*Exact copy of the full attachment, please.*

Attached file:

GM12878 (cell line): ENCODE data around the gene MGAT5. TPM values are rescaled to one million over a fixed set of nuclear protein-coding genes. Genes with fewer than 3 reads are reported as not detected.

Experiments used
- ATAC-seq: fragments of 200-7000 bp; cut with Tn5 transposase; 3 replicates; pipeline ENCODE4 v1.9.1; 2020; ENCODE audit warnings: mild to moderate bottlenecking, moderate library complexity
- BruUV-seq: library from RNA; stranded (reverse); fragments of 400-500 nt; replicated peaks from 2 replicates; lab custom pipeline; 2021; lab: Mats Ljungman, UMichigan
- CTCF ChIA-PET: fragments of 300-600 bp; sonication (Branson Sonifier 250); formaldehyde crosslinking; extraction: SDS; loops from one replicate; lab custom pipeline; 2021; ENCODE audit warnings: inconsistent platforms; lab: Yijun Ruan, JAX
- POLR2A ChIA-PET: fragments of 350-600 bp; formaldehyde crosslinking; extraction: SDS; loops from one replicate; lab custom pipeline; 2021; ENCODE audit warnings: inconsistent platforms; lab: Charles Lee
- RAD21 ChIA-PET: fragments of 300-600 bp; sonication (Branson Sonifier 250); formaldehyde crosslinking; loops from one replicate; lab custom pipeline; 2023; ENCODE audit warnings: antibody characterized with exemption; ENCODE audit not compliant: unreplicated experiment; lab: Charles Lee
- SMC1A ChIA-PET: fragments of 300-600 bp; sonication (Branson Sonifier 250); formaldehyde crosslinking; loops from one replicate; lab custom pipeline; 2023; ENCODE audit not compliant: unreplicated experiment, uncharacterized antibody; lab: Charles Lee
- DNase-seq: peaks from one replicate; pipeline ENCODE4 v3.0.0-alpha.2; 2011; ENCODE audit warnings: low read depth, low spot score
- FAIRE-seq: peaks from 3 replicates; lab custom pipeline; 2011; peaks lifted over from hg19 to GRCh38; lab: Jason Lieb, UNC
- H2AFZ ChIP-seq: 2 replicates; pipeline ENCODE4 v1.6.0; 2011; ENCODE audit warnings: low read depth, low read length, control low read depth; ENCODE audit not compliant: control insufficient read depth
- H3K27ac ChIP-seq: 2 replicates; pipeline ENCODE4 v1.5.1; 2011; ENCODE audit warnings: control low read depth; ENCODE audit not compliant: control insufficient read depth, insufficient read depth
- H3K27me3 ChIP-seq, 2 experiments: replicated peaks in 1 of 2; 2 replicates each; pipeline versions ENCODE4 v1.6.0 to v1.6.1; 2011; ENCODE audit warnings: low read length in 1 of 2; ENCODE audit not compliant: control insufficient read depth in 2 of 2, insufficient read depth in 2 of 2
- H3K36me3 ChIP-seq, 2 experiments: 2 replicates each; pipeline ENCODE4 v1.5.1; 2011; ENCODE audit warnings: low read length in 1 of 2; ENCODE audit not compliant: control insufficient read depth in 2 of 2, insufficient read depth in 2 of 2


GM12878 (cell line): ENCODE data around the gene MGAT5. TPM values are rescaled to one million over a fixed set of nuclear protein-coding genes. Genes with fewer than 3 reads are reported as not detected.

Experiments used
- ATAC-seq: fragments of 200-7000 bp; cut with Tn5 transposase; 3 replicates; pipeline ENCODE4 v1.9.1; 2020; ENCODE audit warnings: mild to moderate bottlenecking, moderate library complexity
- BruUV-seq: library from RNA; stranded (reverse); fragments of 400-500 nt; replicated peaks from 2 replicates; lab custom pipeline; 2021; lab: Mats Ljungman, UMichigan
- CTCF ChIA-PET: fragments of 300-600 bp; sonication (Branson Sonifier 250); formaldehyde crosslinking; extraction: SDS; loops from one replicate; lab custom pipeline; 2021; ENCODE audit warnings: inconsistent platforms; lab: Yijun Ruan, JAX
- POLR2A ChIA-PET: fragments of 350-600 bp; formaldehyde crosslinking; extraction: SDS; loops from one replicate; lab custom pipeline; 2021; ENCODE audit warnings: inconsistent platforms; lab: Charles Lee
- RAD21 ChIA-PET: fragments of 300-600 bp; sonication (Branson Sonifier 250); formaldehyde crosslinking; loops from one replicate; lab custom pipeline; 2023; ENCODE audit warnings: antibody characterized with exemption; ENCODE audit not compliant: unreplicated experiment; lab: Charles Lee
- SMC1A ChIA-PET: fragments of 300-600 bp; sonication (Branson Sonifier 250); formaldehyde crosslinking; loops from one replicate; lab custom pipeline; 2023; ENCODE audit not compliant: unreplicated experiment, uncharacterized antibody; lab: Charles Lee
- DNase-seq: peaks from one replicate; pipeline ENCODE4 v3.0.0-alpha.2; 2011; ENCODE audit warnings: low read depth, low spot score
- FAIRE-seq: peaks from 3 replicates; lab custom pipeline; 2011; peaks lifted over from hg19 to GRCh38; lab: Jason Lieb, UNC
- H2AFZ ChIP-seq: 2 replicates; pipeline ENCODE4 v1.6.0; 2011; ENCODE audit warnings: low read depth, low read length, control low read depth; ENCODE audit not compliant: control insufficient read depth
- H3K27ac ChIP-seq: 2 replicates; pipeline ENCODE4 v1.5.1; 2011; ENCODE audit warnings: control low read depth; ENCODE audit not compliant: control insufficient read depth, insufficient read depth
- H3K27me3 ChIP-seq, 2 experiments: replicated peaks in 1 of 2; 2 replicates each; pipeline versions ENCODE4 v1.6.0 to v1.6.1; 2011; ENCODE audit warnings: low read length in 1 of 2; ENCODE audit not compliant: control insufficient read depth in 2 of 2, insufficient read depth in 2 of 2
- H3K36me3 ChIP-seq, 2 experiments: 2 replicates each; pipeline ENCODE4 v1.5.1; 2011; ENCODE audit warnings: low read length in 1 of 2; ENCODE audit not compliant: control insufficient read depth in 2 of 2, insufficient read depth in 2 of 2